Author: Katy M. Young
In HBO’s show Silicon Valley, the story takes place in one character’s home which he opens up to tech entrepreneurs who need a place to live and work in exchange for equity in their companies, called Hacker Hostel. In the episode titled “Two in a Box,” the characters struggle with landlord/tenant issues that are novel in the age of Airbnb. You can read a synopsis of the plot of the episode here.
Ad Astra had a hand in both of the landlord/tenant issues featured in this episode.
“With Pied Piper on its feet, Jared announces he’s moving out of Noah’s guest house and back into his condo, which he’s been renting out on Airbnb. When Jared arrives at his condo he finds his tenant, Ludwig, is still there, claiming he can’t afford to live in the area because people like Jared have raised the cost of living. Ludwig refuses to leave, so Jared begins the long, expensive process of eviction.”
This part of the episode has many similarities to Huang v. Hingorani, Ad Astra Partner Wendy Hillger’s AirBnB-neighbors dispute case which was written up in the San Francisco Chronicle here.
Essentially, the Jared character on Silicon Valley learns the tough truth as the landlord in our case: You get a long, expensive eviction fight. If you rent your property to one who pays to be there for more than 32 days, even if the rental agreement came through AirBnB, the SF Rent Board has held that the renter acquires traditional tenancy rights. Therefore, to remove a short-term vacation renter who pays to stay more than 32 days yet refuses to leave and keeps paying rent, the landlord’s only course of action is an eviction.
Here is the second issue in the episode:
“Erlich shows the Hacker Hostel to a new tenant, and later tries to kick out Jian-Yang so that a new incubee can move into his old room. Jian-Yang doesn’t take the news well and starts freaking out. Later, after Erlich unwittingly reveals why Jared is moving back into the garage, Jian-Yang decides to use California’s tenant laws to his own advantage and also refuses to move out.”
In 2015, Ad Astra represented one of the defendants in the lawsuit Housing Rights Committee of San Francisco v. HackerHome. HackerHome is allegedly a company that rents living space to tech entrepreneurs via the AirBnB platform in violation of San Francisco’s short-term rental law. In Silicon Valley, the storyline begins in Erlich Bachman’s “Hacker Hostel,” which mirrors the alleged HackerHome activities in both name and function. While living and working in the Hacker Hostel, the main character Richard develops an algorithm meant to help musicians avoid copyright troubles but ends up creating the world’s most powerful file compression technology and becomes the darling of Silicon Valley investors after winning the Tech Crunch competition. The character who owns the Hacker Hostel wants to remove one of the tenants, Jian-Yang, whose company is underperforming so that he can make room for more people involved with Richard’s more successful business, but upon listening to Jared’s problem with his Airbnb renter, Jian-Yang realizes that he’s lived in the Hacker Hostel long enough to acquire tenant’s rights like Jared’s tenant and announces that Hacker Hostel will have to evict him because he’s not leaving.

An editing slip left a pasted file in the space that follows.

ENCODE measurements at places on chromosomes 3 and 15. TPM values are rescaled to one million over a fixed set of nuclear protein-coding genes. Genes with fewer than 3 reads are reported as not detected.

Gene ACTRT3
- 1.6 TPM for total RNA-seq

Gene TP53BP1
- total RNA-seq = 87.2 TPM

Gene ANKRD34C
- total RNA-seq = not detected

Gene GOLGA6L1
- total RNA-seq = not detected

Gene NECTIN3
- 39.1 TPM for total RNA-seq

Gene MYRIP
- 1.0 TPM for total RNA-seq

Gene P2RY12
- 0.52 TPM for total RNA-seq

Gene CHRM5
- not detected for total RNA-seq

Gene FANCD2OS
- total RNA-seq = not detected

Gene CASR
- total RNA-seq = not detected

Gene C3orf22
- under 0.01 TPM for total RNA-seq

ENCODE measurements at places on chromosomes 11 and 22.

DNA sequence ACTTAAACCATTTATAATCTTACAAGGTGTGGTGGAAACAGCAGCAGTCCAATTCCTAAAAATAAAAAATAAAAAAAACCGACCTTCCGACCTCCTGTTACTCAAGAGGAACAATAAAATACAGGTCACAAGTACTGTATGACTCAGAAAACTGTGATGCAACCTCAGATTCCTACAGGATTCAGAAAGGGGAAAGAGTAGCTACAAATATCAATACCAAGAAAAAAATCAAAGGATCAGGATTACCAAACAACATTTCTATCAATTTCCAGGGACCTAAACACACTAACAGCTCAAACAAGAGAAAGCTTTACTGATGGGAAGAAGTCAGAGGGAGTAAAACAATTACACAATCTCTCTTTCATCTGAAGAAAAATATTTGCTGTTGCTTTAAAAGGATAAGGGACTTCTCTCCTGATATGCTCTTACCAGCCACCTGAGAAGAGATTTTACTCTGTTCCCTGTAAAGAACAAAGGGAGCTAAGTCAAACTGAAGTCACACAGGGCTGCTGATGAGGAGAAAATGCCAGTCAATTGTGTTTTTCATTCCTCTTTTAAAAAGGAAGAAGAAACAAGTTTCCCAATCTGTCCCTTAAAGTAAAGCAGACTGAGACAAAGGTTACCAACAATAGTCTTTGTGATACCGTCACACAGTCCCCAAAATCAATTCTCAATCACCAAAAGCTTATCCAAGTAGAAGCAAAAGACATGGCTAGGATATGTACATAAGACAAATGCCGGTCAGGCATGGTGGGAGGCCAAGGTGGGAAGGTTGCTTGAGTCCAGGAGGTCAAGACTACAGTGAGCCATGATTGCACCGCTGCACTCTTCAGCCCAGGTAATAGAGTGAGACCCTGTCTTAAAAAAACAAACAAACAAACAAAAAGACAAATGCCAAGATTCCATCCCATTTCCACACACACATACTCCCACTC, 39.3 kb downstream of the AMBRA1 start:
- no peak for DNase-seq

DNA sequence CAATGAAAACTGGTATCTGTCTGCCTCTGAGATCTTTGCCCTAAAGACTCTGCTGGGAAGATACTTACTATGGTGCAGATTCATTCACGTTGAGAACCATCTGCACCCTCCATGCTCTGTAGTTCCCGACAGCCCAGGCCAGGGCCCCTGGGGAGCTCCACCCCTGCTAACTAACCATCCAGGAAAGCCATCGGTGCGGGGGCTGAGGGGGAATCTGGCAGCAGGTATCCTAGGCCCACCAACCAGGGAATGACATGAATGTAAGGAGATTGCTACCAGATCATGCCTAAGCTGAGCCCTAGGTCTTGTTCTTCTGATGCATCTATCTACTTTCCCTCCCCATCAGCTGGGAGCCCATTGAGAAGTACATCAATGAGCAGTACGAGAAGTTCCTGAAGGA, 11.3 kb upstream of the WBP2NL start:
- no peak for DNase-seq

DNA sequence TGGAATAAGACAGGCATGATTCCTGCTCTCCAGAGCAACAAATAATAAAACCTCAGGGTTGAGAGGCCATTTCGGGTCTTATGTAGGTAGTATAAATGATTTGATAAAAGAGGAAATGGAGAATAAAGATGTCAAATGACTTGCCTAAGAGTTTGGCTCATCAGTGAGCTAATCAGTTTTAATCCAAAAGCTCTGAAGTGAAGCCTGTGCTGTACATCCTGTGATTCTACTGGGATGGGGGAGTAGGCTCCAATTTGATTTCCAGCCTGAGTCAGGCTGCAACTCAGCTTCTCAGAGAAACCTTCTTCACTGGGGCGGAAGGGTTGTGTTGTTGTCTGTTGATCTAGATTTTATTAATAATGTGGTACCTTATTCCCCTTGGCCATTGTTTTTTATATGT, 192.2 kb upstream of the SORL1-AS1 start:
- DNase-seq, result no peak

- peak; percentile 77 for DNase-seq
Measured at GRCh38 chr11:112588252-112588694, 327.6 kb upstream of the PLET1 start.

Now Erlich Bachman and Jared each experience the same landlord/tenant problems that Ad Astra’s clients have had to tackle, although thus far, no one has sued Erlich Bachman for his Hacker Hostel activities.
I was particularly thrilled by this episode of Silicon Valley because usually it relates to my husband’s work in big data cloud computing and the show’s creator goes out of his way to make the show full of inside jokes relevant to tech workers in the real Silicon Valley. This time, our cases featured prominently in the story line and I got to be on the inside of the inside jokes!